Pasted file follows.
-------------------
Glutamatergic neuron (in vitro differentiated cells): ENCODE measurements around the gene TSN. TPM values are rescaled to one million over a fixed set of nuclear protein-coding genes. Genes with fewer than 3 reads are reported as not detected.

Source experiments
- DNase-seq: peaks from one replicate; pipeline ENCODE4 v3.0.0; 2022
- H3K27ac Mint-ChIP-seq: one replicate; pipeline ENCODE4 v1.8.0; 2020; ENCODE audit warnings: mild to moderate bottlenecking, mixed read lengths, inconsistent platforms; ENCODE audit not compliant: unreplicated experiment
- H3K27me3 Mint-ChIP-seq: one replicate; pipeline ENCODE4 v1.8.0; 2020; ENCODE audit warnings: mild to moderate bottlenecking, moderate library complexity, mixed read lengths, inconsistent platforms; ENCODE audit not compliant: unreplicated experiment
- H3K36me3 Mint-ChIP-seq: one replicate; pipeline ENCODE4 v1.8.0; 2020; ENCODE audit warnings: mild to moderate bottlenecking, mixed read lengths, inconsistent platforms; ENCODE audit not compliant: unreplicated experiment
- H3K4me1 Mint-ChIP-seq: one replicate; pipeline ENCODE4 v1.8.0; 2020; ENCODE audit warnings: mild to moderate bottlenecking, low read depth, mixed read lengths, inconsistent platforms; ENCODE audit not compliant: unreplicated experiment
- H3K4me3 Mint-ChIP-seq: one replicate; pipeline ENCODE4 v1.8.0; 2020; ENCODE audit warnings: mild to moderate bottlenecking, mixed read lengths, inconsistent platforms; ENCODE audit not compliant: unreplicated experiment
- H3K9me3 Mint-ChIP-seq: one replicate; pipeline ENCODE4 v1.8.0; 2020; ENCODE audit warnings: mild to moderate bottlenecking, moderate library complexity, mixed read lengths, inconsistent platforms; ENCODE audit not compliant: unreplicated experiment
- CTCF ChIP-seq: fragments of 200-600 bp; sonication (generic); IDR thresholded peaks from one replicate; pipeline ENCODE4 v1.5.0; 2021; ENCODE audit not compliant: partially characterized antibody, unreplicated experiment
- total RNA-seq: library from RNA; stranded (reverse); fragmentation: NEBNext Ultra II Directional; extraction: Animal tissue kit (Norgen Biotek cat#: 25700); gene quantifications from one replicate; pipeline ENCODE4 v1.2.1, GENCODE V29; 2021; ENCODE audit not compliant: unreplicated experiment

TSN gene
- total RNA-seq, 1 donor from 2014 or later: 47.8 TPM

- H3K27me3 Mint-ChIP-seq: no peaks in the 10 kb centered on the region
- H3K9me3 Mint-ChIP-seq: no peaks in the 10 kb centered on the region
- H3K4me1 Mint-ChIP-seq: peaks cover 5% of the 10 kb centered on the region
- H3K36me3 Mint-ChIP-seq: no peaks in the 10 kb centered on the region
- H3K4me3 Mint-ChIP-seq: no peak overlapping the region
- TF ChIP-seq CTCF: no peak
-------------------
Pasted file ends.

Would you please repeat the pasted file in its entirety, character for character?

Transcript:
Glutamatergic neuron (in vitro differentiated cells): ENCODE measurements around the gene TSN. TPM values are rescaled to one million over a fixed set of nuclear protein-coding genes. Genes with fewer than 3 reads are reported as not detected.

Source experiments
- DNase-seq: peaks from one replicate; pipeline ENCODE4 v3.0.0; 2022
- H3K27ac Mint-ChIP-seq: one replicate; pipeline ENCODE4 v1.8.0; 2020; ENCODE audit warnings: mild to moderate bottlenecking, mixed read lengths, inconsistent platforms; ENCODE audit not compliant: unreplicated experiment
- H3K27me3 Mint-ChIP-seq: one replicate; pipeline ENCODE4 v1.8.0; 2020; ENCODE audit warnings: mild to moderate bottlenecking, moderate library complexity, mixed read lengths, inconsistent platforms; ENCODE audit not compliant: unreplicated experiment
- H3K36me3 Mint-ChIP-seq: one replicate; pipeline ENCODE4 v1.8.0; 2020; ENCODE audit warnings: mild to moderate bottlenecking, mixed read lengths, inconsistent platforms; ENCODE audit not compliant: unreplicated experiment
- H3K4me1 Mint-ChIP-seq: one replicate; pipeline ENCODE4 v1.8.0; 2020; ENCODE audit warnings: mild to moderate bottlenecking, low read depth, mixed read lengths, inconsistent platforms; ENCODE audit not compliant: unreplicated experiment
- H3K4me3 Mint-ChIP-seq: one replicate; pipeline ENCODE4 v1.8.0; 2020; ENCODE audit warnings: mild to moderate bottlenecking, mixed read lengths, inconsistent platforms; ENCODE audit not compliant: unreplicated experiment
- H3K9me3 Mint-ChIP-seq: one replicate; pipeline ENCODE4 v1.8.0; 2020; ENCODE audit warnings: mild to moderate bottlenecking, moderate library complexity, mixed read lengths, inconsistent platforms; ENCODE audit not compliant: unreplicated experiment
- CTCF ChIP-seq: fragments of 200-600 bp; sonication (generic); IDR thresholded peaks from one replicate; pipeline ENCODE4 v1.5.0; 2021; ENCODE audit not compliant: partially characterized antibody, unreplicated experiment
- total RNA-seq: library from RNA; stranded (reverse); fragmentation: NEBNext Ultra II Directional; extraction: Animal tissue kit (Norgen Biotek cat#: 25700); gene quantifications from one replicate; pipeline ENCODE4 v1.2.1, GENCODE V29; 2021; ENCODE audit not compliant: unreplicated experiment

TSN gene
- total RNA-seq, 1 donor from 2014 or later: 47.8 TPM

- H3K27me3 Mint-ChIP-seq: no peaks in the 10 kb centered on the region
- H3K9me3 Mint-ChIP-seq: no peaks in the 10 kb centered on the region
- H3K4me1 Mint-ChIP-seq: peaks cover 5% of the 10 kb centered on the region
- H3K36me3 Mint-ChIP-seq: no peaks in the 10 kb centered on the region
- H3K4me3 Mint-ChIP-seq: no peak overlapping the region
- TF ChIP-seq CTCF: no peak